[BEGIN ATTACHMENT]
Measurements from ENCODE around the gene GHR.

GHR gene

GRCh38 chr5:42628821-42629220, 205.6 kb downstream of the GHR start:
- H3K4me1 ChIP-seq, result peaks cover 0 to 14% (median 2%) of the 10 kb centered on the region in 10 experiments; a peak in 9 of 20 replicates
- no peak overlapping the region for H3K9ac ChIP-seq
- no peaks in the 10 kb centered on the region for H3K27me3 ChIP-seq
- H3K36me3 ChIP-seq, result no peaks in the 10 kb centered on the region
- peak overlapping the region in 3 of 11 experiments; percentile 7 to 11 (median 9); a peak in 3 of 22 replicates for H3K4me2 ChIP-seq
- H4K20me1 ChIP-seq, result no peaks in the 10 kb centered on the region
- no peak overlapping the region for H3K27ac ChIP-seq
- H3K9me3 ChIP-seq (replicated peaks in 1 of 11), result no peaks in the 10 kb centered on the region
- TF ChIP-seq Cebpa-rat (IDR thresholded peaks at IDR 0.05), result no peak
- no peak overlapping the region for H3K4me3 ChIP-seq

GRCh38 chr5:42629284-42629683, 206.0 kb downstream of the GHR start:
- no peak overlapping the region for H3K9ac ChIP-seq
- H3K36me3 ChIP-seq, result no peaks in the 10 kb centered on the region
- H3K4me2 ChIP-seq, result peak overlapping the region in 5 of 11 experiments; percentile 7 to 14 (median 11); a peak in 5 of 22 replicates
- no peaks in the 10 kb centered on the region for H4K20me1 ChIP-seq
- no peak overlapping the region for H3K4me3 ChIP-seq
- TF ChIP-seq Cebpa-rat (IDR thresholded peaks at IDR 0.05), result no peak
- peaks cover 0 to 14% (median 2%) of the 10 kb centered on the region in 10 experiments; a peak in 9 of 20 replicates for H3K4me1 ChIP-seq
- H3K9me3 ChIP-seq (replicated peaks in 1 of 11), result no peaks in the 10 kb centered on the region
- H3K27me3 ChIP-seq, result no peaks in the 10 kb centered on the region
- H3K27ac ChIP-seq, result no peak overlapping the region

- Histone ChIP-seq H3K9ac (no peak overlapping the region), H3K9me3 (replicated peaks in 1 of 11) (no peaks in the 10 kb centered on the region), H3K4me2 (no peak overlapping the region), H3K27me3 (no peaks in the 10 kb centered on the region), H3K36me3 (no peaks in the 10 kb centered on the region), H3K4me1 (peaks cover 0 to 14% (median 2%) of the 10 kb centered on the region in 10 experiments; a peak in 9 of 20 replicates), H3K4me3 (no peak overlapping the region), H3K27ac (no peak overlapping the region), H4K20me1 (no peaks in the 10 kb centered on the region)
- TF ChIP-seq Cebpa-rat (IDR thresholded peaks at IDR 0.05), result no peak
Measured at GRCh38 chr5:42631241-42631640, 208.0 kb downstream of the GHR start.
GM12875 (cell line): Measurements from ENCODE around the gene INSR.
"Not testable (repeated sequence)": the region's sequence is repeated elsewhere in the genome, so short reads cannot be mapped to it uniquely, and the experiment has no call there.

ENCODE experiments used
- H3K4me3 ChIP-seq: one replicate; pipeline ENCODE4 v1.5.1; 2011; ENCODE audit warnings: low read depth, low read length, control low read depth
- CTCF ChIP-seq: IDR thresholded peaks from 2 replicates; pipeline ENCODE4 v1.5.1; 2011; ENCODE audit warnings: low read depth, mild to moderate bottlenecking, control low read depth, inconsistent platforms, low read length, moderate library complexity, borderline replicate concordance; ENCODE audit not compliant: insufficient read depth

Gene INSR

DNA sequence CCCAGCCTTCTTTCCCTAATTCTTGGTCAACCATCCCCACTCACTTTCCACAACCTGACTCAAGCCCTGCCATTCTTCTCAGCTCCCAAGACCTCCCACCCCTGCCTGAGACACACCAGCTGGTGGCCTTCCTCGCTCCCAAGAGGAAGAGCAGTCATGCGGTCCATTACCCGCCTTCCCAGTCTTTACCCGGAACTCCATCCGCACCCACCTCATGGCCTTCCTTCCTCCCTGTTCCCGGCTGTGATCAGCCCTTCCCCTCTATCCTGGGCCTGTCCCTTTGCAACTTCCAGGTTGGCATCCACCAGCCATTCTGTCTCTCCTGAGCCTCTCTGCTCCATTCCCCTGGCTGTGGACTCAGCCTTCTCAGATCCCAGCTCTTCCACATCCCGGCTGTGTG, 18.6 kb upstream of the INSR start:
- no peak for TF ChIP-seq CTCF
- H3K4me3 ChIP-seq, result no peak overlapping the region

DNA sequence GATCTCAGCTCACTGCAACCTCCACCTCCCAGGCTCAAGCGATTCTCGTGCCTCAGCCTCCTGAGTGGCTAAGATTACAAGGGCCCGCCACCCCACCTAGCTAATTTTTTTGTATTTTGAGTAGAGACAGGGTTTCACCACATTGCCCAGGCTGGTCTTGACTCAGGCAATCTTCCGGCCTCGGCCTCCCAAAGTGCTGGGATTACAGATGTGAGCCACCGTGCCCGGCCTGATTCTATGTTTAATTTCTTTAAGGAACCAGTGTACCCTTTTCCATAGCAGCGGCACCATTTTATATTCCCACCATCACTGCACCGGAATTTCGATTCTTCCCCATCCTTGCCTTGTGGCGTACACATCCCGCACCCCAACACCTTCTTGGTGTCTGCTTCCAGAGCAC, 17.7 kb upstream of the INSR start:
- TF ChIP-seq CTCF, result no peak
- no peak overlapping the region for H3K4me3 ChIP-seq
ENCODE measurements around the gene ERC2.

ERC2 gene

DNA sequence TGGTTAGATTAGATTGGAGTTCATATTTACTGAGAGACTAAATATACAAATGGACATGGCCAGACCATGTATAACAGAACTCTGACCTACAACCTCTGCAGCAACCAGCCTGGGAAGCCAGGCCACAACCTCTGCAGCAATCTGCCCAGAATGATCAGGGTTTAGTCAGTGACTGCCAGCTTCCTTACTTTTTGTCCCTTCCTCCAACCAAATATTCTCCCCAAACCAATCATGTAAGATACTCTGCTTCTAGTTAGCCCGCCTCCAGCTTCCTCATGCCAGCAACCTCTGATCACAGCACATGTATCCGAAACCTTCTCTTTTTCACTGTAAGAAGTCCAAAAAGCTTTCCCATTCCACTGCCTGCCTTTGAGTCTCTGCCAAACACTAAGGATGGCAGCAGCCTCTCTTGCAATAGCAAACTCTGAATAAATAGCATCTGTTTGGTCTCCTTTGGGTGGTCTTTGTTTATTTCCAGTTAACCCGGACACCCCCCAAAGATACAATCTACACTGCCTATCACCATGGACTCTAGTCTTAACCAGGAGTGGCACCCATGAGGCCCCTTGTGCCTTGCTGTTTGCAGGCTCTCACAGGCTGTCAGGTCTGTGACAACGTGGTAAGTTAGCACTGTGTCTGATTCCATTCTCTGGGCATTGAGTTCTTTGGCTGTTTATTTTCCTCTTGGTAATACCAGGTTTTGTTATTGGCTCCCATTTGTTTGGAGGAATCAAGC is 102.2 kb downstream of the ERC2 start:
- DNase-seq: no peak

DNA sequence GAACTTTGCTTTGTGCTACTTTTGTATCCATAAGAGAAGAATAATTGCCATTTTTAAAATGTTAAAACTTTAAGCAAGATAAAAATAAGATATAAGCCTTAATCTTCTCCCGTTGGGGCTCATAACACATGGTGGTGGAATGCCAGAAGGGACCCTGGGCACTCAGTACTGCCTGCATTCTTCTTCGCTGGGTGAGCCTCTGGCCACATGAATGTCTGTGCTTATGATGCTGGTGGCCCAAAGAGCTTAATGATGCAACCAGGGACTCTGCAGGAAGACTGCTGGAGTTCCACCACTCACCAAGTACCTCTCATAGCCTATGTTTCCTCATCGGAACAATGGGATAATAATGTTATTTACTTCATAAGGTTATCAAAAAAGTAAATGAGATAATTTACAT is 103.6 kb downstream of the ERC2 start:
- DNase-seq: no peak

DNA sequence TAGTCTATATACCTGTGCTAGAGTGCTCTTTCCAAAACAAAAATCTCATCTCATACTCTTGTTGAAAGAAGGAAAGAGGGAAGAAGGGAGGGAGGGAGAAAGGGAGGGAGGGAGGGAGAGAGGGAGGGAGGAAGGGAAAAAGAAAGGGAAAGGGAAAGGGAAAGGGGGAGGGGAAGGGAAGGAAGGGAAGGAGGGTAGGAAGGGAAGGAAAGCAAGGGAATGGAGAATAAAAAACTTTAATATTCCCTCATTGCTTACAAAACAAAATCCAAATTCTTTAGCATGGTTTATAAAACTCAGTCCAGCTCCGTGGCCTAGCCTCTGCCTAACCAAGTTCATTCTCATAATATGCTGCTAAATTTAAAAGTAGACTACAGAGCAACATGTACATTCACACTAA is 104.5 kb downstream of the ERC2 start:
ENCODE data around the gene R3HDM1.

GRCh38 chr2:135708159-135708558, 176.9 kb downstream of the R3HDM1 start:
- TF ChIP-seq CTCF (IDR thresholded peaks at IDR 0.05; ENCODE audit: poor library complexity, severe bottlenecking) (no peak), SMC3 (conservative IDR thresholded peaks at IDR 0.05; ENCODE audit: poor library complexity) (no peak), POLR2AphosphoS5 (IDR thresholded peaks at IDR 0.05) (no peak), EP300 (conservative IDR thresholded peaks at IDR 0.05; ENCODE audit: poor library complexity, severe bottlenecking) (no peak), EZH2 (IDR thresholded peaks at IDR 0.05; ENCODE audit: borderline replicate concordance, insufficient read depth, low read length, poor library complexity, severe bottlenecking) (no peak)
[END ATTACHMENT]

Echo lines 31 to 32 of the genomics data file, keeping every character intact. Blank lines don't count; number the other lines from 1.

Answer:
- H3K4me3 ChIP-seq: one replicate; pipeline ENCODE4 v1.5.1; 2011; ENCODE audit warnings: low read depth, low read length, control low read depth
- CTCF ChIP-seq: IDR thresholded peaks from 2 replicates; pipeline ENCODE4 v1.5.1; 2011; ENCODE audit warnings: low read depth, mild to moderate bottlenecking, control low read depth, inconsistent platforms, low read length, moderate library complexity, borderline replicate concordance; ENCODE audit not compliant: insufficient read depth